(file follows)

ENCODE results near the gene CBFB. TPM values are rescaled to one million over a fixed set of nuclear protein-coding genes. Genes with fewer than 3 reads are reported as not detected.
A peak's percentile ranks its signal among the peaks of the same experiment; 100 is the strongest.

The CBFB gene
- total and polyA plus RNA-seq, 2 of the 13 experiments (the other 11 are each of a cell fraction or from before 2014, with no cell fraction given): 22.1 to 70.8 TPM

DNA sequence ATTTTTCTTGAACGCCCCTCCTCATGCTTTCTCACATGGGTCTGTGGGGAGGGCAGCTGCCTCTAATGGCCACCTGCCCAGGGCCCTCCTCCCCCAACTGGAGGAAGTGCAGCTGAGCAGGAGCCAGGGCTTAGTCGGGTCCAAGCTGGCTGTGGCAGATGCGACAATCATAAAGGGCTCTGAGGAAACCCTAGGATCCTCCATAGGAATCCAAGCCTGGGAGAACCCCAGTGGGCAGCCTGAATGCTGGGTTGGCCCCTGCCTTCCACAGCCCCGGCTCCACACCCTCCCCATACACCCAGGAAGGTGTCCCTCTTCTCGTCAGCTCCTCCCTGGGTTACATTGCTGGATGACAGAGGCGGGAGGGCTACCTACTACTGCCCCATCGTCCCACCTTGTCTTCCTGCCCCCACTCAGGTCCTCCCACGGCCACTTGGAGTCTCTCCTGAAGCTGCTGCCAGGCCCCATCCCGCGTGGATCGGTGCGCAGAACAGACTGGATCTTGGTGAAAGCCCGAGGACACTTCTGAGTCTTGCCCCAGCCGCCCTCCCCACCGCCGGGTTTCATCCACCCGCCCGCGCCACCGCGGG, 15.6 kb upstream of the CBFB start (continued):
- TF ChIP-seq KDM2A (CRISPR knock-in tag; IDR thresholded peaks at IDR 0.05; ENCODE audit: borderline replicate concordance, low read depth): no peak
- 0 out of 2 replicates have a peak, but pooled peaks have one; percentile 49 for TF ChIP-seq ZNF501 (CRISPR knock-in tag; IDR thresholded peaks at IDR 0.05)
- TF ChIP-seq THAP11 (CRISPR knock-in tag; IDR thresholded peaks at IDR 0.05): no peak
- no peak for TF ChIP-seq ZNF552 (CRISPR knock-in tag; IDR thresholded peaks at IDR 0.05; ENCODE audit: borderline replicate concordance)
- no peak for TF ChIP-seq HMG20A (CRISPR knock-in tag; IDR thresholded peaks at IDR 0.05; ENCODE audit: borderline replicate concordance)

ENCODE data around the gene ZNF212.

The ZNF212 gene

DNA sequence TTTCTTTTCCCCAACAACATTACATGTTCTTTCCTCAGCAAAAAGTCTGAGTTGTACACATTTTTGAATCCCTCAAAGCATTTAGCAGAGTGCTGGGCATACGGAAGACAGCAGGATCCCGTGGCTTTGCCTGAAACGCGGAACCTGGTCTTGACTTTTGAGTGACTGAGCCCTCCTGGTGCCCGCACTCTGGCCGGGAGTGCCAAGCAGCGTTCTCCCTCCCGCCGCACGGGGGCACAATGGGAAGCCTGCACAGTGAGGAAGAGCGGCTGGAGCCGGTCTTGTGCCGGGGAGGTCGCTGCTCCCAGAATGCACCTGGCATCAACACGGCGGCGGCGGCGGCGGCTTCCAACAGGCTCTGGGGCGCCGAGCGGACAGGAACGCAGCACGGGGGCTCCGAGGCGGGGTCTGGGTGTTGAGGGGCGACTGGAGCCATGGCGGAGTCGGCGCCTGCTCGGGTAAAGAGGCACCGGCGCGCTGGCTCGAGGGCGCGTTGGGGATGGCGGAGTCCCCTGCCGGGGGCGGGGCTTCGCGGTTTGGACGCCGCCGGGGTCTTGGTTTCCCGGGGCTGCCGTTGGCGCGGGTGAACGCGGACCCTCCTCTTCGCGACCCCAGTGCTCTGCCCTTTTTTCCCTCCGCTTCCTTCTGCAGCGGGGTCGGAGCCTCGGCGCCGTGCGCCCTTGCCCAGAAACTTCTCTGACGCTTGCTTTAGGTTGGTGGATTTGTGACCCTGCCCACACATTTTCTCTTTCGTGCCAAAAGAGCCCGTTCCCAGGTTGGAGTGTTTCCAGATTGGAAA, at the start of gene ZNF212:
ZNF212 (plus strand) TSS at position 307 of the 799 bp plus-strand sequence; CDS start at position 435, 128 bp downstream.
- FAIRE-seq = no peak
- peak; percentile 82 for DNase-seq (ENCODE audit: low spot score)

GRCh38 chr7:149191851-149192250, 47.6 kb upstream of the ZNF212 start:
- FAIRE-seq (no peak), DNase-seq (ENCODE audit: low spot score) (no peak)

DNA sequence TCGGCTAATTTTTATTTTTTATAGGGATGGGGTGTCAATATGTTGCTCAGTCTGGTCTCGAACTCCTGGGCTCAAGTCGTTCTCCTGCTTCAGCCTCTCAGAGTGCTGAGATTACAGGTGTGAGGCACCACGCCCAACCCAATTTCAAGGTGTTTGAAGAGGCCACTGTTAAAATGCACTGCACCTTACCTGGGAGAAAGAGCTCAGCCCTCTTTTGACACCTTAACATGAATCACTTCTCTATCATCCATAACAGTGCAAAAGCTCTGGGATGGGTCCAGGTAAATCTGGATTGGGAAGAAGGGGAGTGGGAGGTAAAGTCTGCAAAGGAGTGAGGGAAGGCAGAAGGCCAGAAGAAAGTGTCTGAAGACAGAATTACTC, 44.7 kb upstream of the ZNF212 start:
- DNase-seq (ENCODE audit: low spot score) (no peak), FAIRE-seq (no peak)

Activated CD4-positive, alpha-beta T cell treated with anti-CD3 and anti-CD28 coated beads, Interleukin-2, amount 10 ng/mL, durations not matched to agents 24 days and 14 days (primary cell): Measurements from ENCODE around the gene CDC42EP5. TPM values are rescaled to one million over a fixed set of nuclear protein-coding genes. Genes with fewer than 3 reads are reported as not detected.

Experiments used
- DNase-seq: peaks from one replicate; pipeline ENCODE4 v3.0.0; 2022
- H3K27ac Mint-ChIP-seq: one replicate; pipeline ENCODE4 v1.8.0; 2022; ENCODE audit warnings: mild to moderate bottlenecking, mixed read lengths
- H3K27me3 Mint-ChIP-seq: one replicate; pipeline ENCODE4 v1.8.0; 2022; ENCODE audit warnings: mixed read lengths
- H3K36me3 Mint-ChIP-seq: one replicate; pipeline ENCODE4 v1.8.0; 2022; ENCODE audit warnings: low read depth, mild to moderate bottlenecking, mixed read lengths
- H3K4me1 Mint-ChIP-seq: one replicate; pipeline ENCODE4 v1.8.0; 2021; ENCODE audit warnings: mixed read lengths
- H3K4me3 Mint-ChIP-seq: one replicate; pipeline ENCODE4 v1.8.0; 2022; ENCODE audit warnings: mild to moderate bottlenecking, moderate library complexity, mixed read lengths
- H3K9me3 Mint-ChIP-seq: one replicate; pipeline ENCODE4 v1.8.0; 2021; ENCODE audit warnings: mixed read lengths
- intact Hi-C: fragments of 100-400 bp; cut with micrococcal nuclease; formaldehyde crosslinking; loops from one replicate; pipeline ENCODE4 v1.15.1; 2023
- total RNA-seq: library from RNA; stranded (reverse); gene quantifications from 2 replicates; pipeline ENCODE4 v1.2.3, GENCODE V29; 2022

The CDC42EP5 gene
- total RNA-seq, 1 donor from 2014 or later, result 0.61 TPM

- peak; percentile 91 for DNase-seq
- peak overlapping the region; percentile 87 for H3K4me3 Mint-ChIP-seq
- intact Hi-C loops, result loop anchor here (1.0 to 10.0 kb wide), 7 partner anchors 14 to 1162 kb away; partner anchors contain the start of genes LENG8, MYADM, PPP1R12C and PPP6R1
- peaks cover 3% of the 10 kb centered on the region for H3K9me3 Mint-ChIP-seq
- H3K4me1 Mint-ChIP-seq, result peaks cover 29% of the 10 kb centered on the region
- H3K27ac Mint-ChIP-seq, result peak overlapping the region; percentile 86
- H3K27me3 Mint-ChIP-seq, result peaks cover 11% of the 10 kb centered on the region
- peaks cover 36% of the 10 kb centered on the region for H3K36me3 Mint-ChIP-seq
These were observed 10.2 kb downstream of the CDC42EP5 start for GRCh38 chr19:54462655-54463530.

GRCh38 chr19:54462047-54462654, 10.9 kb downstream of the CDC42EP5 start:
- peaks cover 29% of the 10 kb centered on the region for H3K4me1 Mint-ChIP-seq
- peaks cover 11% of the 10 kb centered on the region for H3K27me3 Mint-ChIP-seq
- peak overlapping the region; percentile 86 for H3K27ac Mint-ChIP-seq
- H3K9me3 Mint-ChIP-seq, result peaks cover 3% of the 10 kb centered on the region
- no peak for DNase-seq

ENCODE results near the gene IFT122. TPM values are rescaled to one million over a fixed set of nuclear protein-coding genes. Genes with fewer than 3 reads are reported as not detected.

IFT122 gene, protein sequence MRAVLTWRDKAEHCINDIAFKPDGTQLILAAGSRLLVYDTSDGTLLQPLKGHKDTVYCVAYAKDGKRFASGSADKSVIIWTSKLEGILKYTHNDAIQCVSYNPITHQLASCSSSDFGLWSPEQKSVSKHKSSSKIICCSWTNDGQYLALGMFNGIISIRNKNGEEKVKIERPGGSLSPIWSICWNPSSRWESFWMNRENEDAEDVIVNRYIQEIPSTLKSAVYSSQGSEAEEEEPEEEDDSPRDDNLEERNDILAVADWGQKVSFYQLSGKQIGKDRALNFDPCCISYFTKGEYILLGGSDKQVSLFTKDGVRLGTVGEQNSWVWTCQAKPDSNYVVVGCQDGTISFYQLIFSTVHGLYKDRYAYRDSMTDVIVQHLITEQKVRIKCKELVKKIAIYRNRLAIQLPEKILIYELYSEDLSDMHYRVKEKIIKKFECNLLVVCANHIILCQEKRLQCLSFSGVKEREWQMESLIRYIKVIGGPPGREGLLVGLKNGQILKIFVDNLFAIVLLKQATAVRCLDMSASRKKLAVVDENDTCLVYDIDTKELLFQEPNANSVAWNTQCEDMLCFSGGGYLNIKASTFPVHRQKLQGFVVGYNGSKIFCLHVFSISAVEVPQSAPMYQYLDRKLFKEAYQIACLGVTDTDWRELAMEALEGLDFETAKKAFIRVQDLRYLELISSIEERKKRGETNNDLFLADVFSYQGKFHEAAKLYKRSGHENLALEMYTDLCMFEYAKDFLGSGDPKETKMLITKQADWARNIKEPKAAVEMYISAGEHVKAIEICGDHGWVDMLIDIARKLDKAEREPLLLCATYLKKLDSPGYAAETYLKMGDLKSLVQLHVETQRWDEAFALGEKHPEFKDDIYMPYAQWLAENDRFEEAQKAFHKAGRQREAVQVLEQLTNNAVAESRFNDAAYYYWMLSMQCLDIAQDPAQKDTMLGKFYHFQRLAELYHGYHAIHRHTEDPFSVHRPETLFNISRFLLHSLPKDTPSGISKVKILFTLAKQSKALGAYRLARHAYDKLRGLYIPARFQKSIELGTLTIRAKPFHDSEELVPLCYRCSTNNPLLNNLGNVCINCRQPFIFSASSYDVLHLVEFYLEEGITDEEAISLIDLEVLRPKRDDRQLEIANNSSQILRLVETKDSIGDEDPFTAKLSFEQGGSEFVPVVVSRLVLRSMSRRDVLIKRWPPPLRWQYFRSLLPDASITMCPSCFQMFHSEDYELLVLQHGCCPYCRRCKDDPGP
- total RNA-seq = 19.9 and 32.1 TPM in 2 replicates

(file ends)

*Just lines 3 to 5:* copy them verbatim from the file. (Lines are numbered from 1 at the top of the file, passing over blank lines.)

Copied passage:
The CBFB gene
- total and polyA plus RNA-seq, 2 of the 13 experiments (the other 11 are each of a cell fraction or from before 2014, with no cell fraction given): 22.1 to 70.8 TPM

DNA sequence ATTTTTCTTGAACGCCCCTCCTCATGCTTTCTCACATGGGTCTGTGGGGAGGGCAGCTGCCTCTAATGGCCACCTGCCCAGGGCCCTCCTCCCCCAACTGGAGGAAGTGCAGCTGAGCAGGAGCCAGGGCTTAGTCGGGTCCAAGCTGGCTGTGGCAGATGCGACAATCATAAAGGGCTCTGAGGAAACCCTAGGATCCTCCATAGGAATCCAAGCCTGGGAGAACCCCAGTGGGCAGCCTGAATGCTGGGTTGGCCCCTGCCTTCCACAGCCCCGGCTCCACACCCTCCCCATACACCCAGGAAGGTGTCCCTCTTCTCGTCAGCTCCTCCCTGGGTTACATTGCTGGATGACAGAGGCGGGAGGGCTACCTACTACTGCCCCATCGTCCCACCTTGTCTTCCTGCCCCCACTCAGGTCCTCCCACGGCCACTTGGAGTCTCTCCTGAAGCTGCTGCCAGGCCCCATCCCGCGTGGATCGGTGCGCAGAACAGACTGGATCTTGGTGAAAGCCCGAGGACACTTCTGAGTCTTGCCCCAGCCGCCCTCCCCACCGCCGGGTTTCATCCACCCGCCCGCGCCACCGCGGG, 15.6 kb upstream of the CBFB start (continued):